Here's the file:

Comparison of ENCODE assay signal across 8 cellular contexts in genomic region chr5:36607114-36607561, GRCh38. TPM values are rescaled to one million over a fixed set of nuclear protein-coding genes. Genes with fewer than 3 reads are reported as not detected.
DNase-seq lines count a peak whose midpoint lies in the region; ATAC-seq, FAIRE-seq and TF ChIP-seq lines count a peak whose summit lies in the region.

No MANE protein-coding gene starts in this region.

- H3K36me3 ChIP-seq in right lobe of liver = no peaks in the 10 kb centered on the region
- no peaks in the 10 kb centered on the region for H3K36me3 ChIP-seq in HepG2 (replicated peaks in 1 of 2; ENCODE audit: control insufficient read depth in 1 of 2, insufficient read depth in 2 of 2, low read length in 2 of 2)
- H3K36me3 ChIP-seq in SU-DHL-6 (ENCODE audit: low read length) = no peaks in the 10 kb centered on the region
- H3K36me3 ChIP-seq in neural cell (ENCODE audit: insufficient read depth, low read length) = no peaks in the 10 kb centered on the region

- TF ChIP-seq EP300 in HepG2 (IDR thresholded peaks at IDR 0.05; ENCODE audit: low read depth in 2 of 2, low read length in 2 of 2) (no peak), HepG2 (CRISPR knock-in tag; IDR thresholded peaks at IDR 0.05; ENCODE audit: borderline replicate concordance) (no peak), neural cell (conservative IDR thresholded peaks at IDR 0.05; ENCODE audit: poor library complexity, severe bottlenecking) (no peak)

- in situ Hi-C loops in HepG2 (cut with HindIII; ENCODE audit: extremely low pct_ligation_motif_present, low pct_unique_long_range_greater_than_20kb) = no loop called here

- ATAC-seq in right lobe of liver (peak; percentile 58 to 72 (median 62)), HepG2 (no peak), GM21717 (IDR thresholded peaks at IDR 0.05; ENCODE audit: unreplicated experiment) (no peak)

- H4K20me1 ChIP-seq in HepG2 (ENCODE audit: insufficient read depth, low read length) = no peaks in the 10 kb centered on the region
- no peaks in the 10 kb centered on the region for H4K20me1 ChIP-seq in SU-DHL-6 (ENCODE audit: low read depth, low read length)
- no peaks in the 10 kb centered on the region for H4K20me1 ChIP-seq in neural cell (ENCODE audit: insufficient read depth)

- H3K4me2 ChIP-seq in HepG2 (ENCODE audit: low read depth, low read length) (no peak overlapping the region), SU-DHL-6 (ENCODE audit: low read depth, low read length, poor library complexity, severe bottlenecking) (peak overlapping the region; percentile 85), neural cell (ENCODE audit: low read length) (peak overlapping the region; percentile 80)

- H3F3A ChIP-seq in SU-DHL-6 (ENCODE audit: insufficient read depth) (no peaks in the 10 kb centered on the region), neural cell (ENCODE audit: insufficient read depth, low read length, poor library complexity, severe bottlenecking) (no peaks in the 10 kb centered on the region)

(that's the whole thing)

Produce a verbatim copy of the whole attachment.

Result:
Comparison of ENCODE assay signal across 8 cellular contexts in genomic region chr5:36607114-36607561, GRCh38. TPM values are rescaled to one million over a fixed set of nuclear protein-coding genes. Genes with fewer than 3 reads are reported as not detected.
DNase-seq lines count a peak whose midpoint lies in the region; ATAC-seq, FAIRE-seq and TF ChIP-seq lines count a peak whose summit lies in the region.

No MANE protein-coding gene starts in this region.

- H3K36me3 ChIP-seq in right lobe of liver = no peaks in the 10 kb centered on the region
- no peaks in the 10 kb centered on the region for H3K36me3 ChIP-seq in HepG2 (replicated peaks in 1 of 2; ENCODE audit: control insufficient read depth in 1 of 2, insufficient read depth in 2 of 2, low read length in 2 of 2)
- H3K36me3 ChIP-seq in SU-DHL-6 (ENCODE audit: low read length) = no peaks in the 10 kb centered on the region
- H3K36me3 ChIP-seq in neural cell (ENCODE audit: insufficient read depth, low read length) = no peaks in the 10 kb centered on the region

- TF ChIP-seq EP300 in HepG2 (IDR thresholded peaks at IDR 0.05; ENCODE audit: low read depth in 2 of 2, low read length in 2 of 2) (no peak), HepG2 (CRISPR knock-in tag; IDR thresholded peaks at IDR 0.05; ENCODE audit: borderline replicate concordance) (no peak), neural cell (conservative IDR thresholded peaks at IDR 0.05; ENCODE audit: poor library complexity, severe bottlenecking) (no peak)

- in situ Hi-C loops in HepG2 (cut with HindIII; ENCODE audit: extremely low pct_ligation_motif_present, low pct_unique_long_range_greater_than_20kb) = no loop called here

- ATAC-seq in right lobe of liver (peak; percentile 58 to 72 (median 62)), HepG2 (no peak), GM21717 (IDR thresholded peaks at IDR 0.05; ENCODE audit: unreplicated experiment) (no peak)

- H4K20me1 ChIP-seq in HepG2 (ENCODE audit: insufficient read depth, low read length) = no peaks in the 10 kb centered on the region
- no peaks in the 10 kb centered on the region for H4K20me1 ChIP-seq in SU-DHL-6 (ENCODE audit: low read depth, low read length)
- no peaks in the 10 kb centered on the region for H4K20me1 ChIP-seq in neural cell (ENCODE audit: insufficient read depth)

- H3K4me2 ChIP-seq in HepG2 (ENCODE audit: low read depth, low read length) (no peak overlapping the region), SU-DHL-6 (ENCODE audit: low read depth, low read length, poor library complexity, severe bottlenecking) (peak overlapping the region; percentile 85), neural cell (ENCODE audit: low read length) (peak overlapping the region; percentile 80)

- H3F3A ChIP-seq in SU-DHL-6 (ENCODE audit: insufficient read depth) (no peaks in the 10 kb centered on the region), neural cell (ENCODE audit: insufficient read depth, low read length, poor library complexity, severe bottlenecking) (no peaks in the 10 kb centered on the region)